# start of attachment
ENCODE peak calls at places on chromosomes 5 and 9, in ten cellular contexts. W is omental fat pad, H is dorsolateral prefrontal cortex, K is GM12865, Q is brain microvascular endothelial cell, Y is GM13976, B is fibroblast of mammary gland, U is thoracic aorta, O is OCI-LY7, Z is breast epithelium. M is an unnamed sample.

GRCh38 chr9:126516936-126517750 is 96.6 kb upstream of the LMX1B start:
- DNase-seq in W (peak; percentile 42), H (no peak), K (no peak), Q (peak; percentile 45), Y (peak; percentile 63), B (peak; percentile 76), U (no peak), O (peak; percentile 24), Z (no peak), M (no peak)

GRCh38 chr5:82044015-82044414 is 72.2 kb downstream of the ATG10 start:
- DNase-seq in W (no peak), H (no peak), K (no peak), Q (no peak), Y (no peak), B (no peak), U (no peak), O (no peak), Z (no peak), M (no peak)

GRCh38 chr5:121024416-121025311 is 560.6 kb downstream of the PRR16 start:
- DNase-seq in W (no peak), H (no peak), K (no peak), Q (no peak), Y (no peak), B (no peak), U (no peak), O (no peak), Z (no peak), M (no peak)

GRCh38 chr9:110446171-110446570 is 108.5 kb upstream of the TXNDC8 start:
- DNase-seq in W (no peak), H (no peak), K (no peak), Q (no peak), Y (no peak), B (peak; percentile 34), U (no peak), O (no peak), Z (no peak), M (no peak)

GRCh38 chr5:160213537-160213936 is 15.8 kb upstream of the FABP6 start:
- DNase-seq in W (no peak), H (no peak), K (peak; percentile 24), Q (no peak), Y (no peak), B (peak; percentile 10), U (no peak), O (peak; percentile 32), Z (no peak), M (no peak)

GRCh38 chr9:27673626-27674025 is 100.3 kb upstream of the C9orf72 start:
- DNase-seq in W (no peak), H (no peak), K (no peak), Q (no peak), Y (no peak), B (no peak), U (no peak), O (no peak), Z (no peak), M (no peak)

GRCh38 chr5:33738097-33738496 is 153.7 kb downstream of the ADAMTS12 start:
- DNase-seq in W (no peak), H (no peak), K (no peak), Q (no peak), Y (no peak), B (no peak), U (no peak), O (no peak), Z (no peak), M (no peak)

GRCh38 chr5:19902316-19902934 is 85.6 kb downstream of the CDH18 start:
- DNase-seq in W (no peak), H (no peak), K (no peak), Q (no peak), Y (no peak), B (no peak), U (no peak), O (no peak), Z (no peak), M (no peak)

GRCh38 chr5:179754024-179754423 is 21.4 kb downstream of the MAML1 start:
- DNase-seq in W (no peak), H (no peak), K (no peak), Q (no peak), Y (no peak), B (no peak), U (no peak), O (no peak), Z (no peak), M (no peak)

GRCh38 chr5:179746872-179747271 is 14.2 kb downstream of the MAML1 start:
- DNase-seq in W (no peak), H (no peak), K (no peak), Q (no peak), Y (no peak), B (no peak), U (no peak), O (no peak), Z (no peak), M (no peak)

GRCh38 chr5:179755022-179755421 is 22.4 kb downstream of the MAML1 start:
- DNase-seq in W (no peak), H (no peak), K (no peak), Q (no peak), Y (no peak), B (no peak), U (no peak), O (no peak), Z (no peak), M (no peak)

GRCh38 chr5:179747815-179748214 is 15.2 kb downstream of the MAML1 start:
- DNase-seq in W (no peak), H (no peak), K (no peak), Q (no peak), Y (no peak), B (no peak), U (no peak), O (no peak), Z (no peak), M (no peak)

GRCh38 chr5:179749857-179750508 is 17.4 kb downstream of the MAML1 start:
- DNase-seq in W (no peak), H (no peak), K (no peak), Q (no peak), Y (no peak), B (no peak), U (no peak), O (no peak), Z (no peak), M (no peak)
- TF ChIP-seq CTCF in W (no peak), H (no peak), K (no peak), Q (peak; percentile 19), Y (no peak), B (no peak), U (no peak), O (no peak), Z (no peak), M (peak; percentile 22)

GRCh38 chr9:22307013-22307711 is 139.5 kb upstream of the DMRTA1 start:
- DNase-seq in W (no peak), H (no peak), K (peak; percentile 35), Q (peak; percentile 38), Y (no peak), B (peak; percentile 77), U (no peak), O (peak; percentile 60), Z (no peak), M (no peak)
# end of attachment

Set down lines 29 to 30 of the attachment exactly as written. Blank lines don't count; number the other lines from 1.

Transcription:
GRCh38 chr9:22307013-22307711 is 139.5 kb upstream of the DMRTA1 start:
- DNase-seq in W (no peak), H (no peak), K (peak; percentile 35), Q (peak; percentile 38), Y (no peak), B (peak; percentile 77), U (no peak), O (peak; percentile 60), Z (no peak), M (no peak)